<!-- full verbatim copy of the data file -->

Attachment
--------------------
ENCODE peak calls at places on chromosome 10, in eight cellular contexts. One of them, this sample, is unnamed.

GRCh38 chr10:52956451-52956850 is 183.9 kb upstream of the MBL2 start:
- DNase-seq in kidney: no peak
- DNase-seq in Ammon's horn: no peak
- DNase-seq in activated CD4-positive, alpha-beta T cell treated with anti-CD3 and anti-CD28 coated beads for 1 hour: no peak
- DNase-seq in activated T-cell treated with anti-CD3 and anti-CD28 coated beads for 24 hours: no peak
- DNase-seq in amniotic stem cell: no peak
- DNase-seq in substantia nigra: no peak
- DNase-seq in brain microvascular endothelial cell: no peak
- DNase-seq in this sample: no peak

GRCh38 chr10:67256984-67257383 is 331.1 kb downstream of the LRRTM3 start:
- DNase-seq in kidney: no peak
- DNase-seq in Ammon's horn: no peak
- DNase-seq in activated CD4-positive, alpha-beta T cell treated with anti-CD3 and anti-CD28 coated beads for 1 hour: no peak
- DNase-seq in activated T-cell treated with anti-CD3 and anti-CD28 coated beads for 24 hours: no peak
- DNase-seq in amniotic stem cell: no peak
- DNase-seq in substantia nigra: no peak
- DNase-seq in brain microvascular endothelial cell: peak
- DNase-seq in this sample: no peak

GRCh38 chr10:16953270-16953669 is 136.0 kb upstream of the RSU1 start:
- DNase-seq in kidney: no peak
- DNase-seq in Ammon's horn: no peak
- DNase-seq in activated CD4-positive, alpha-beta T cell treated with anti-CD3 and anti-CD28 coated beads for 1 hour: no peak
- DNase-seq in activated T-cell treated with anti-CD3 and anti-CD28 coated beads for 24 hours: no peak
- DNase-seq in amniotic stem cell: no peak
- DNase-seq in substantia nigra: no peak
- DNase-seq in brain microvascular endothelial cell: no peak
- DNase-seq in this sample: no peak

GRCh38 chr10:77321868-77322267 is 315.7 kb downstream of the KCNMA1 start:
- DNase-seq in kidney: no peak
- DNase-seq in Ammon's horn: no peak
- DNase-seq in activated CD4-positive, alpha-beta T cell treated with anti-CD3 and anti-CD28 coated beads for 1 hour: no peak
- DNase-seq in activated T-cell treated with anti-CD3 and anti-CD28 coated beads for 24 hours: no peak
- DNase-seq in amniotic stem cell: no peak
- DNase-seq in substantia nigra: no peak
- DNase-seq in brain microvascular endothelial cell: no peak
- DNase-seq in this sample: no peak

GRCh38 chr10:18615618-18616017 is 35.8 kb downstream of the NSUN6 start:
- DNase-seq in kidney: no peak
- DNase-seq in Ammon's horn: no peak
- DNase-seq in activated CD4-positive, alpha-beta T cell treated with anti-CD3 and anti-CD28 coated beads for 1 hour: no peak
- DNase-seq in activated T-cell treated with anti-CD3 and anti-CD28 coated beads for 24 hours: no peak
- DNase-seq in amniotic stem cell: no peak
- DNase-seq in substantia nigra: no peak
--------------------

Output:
ENCODE peak calls at places on chromosome 10, in eight cellular contexts. One of them, this sample, is unnamed.

GRCh38 chr10:52956451-52956850 is 183.9 kb upstream of the MBL2 start:
- DNase-seq in kidney: no peak
- DNase-seq in Ammon's horn: no peak
- DNase-seq in activated CD4-positive, alpha-beta T cell treated with anti-CD3 and anti-CD28 coated beads for 1 hour: no peak
- DNase-seq in activated T-cell treated with anti-CD3 and anti-CD28 coated beads for 24 hours: no peak
- DNase-seq in amniotic stem cell: no peak
- DNase-seq in substantia nigra: no peak
- DNase-seq in brain microvascular endothelial cell: no peak
- DNase-seq in this sample: no peak

GRCh38 chr10:67256984-67257383 is 331.1 kb downstream of the LRRTM3 start:
- DNase-seq in kidney: no peak
- DNase-seq in Ammon's horn: no peak
- DNase-seq in activated CD4-positive, alpha-beta T cell treated with anti-CD3 and anti-CD28 coated beads for 1 hour: no peak
- DNase-seq in activated T-cell treated with anti-CD3 and anti-CD28 coated beads for 24 hours: no peak
- DNase-seq in amniotic stem cell: no peak
- DNase-seq in substantia nigra: no peak
- DNase-seq in brain microvascular endothelial cell: peak
- DNase-seq in this sample: no peak

GRCh38 chr10:16953270-16953669 is 136.0 kb upstream of the RSU1 start:
- DNase-seq in kidney: no peak
- DNase-seq in Ammon's horn: no peak
- DNase-seq in activated CD4-positive, alpha-beta T cell treated with anti-CD3 and anti-CD28 coated beads for 1 hour: no peak
- DNase-seq in activated T-cell treated with anti-CD3 and anti-CD28 coated beads for 24 hours: no peak
- DNase-seq in amniotic stem cell: no peak
- DNase-seq in substantia nigra: no peak
- DNase-seq in brain microvascular endothelial cell: no peak
- DNase-seq in this sample: no peak

GRCh38 chr10:77321868-77322267 is 315.7 kb downstream of the KCNMA1 start:
- DNase-seq in kidney: no peak
- DNase-seq in Ammon's horn: no peak
- DNase-seq in activated CD4-positive, alpha-beta T cell treated with anti-CD3 and anti-CD28 coated beads for 1 hour: no peak
- DNase-seq in activated T-cell treated with anti-CD3 and anti-CD28 coated beads for 24 hours: no peak
- DNase-seq in amniotic stem cell: no peak
- DNase-seq in substantia nigra: no peak
- DNase-seq in brain microvascular endothelial cell: no peak
- DNase-seq in this sample: no peak

GRCh38 chr10:18615618-18616017 is 35.8 kb downstream of the NSUN6 start:
- DNase-seq in kidney: no peak
- DNase-seq in Ammon's horn: no peak
- DNase-seq in activated CD4-positive, alpha-beta T cell treated with anti-CD3 and anti-CD28 coated beads for 1 hour: no peak
- DNase-seq in activated T-cell treated with anti-CD3 and anti-CD28 coated beads for 24 hours: no peak
- DNase-seq in amniotic stem cell: no peak
- DNase-seq in substantia nigra: no peak